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Keyvan Nayyeri is a Ph.D. student in Computer Science and previously held a B.Sc. degree in Applied Mathematics. He was born in Kermanshah, Kurdistan, Iran in 1984, and is currently living in San Antonio, TX. His primary research interests are Programming Languages & Compilers and Software Engineering.  He’s also a software architect and developer with focus on Microsoft development technologies as well as Open Source platforms. Keyvan is an avid community leader and contributor who has written four books for Wiley/Wrox and several articles for prominent community websites. Also he has contributed to many Open Source projects. As a result of his long-time contributions to the community, he has received several recognitions and awards from Microsoft, its partners, and community websites. Keyvan is a continues learner who loves to study, learn, and discover new technologies everyday, and is enthusiast for serving to the humankind through his research and contributions. For a long time he has been blogging about various topics on his blog that has become a rich resource for software developers. His blog is available at Keyvan has posted 36 posts at DZone. View Full User Profile

The Curious Case of Software Quality

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Most likely you have heard about the recent debate on technical blogosphere about the importance of software quality in software development cycle. There are many posts written to contribute to this discussion so it’s difficult to point to one, but Simone has a good wrap up with his own opinions on this topic.

I’m not going to write one of those lengthy N-page blog posts on this topic because for my regular readers it’s clear that I’m with quality band, and I have supported my opinions in good details in the past few months with several posts covering different aspects of quality and its influence on software projects. So there is no doubt that I definitely like the idea of investing in the area of quality when building the software projects.

But what made me curious about this case was the fact that as time goes on, more and more people become interested in building fast software than building high quality software or at least this is the feeling that I have. This may be something related to the current economic crisis which has forced some people to think about money rather than quality which makes sense to some extent.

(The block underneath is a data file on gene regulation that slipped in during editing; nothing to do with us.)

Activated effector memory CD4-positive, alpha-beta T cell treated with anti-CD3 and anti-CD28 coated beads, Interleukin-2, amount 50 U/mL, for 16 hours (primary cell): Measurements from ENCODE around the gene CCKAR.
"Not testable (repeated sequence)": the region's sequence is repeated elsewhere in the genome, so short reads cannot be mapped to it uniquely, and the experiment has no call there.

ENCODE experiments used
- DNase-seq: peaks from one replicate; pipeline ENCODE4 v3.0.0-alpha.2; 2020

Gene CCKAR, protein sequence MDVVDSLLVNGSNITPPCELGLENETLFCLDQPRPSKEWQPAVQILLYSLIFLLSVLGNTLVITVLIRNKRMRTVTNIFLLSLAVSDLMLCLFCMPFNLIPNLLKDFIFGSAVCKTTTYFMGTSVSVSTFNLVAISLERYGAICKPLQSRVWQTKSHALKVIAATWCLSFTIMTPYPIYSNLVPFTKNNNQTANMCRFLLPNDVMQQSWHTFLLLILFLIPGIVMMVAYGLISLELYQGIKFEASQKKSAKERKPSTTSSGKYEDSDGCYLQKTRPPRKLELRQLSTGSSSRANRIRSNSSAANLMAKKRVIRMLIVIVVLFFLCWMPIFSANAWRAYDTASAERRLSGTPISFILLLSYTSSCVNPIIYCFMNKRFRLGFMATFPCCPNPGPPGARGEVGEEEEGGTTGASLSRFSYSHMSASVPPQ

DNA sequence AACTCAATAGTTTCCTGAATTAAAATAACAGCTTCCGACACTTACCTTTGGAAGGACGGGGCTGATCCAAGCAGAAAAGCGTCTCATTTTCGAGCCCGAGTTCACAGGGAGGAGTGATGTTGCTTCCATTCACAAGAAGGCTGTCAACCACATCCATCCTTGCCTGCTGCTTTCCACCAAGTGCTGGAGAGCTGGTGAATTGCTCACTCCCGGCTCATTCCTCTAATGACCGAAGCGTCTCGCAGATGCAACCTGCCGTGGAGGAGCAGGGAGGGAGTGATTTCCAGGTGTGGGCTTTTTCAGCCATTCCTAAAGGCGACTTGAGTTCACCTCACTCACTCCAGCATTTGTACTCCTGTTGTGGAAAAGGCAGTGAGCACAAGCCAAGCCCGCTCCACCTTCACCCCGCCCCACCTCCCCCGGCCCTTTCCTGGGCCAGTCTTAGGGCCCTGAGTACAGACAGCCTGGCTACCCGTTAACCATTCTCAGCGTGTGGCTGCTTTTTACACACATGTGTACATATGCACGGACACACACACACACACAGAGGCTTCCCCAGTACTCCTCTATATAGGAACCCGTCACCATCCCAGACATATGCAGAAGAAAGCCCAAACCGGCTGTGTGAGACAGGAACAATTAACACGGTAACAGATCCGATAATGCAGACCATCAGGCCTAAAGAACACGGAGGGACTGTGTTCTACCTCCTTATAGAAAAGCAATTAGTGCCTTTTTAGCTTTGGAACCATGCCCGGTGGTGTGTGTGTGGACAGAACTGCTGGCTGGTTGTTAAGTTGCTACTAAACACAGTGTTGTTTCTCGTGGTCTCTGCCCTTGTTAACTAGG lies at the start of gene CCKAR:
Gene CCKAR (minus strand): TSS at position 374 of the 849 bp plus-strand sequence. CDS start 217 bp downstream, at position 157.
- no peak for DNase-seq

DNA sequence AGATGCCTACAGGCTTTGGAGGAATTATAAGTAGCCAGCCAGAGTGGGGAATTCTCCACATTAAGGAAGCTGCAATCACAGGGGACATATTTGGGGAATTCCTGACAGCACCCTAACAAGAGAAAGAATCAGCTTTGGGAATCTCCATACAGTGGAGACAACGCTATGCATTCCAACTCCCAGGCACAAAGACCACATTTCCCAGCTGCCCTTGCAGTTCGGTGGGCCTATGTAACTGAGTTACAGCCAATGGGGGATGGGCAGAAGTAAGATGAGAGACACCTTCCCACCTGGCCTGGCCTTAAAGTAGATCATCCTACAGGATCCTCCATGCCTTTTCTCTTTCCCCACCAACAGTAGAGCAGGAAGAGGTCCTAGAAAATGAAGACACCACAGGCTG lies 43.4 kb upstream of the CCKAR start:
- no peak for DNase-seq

Having this said, I think that these years are the worst time to buy something or get a service because not only software projects but also almost everything in this world is affected by this crisis and it looks like that companies are lowering their quality to a reasonable extent. Contrasting this with the software companies, there is a high chance that companies try to reduce their work force and/or hire lower level developers to keep everything on track. Besides, people and other companies are not very interested to invest much money in software projects and this can automatically influence the response that they get from software teams. In addition, software developers may become lazy in learning and improving their skills because they see that it is not such an important factor in their career. All these parameters can damage the software quality.

On the other hand, the growth in the number of rapid software supporters may be also something related to the progress of the software development. The more we face with complex software projects, the more we move toward lower quality projects which is the reverse progress as what we expect. In my opinion this is somehow related to the nature of human that tries to choose easier options when facing with something difficult. Unfortunately it looks like that software development industry is returning more superficial works as it matures.

However, I just want to add one more point to this discussion and that is, I think that rapid software development as is supported by some people in today’s debates is only possible for the field of commonplace data-in/data-out systems. This field, which is somehow the primary field of software, is saturated with lots of automated tools, methods, and techniques which really allow you to build software projects in a shorter time even with a comparatively satisfactory quality. But if you want to build software for other purposes, you’re compelled to know the principles, have the knowledge, and build high quality projects.

All in all, these days it’s proven that those who work in the area of these uncommon software projects have better jobs that are safer than others. Therefore, I can simply conclude that with knowledge and knowing the principles you don’t miss anything, but without them you’re walking on a dead end!


Published at DZone with permission of its author, Keyvan Nayyeri. (source)

(Note: Opinions expressed in this article and its replies are the opinions of their respective authors and not those of DZone, Inc.)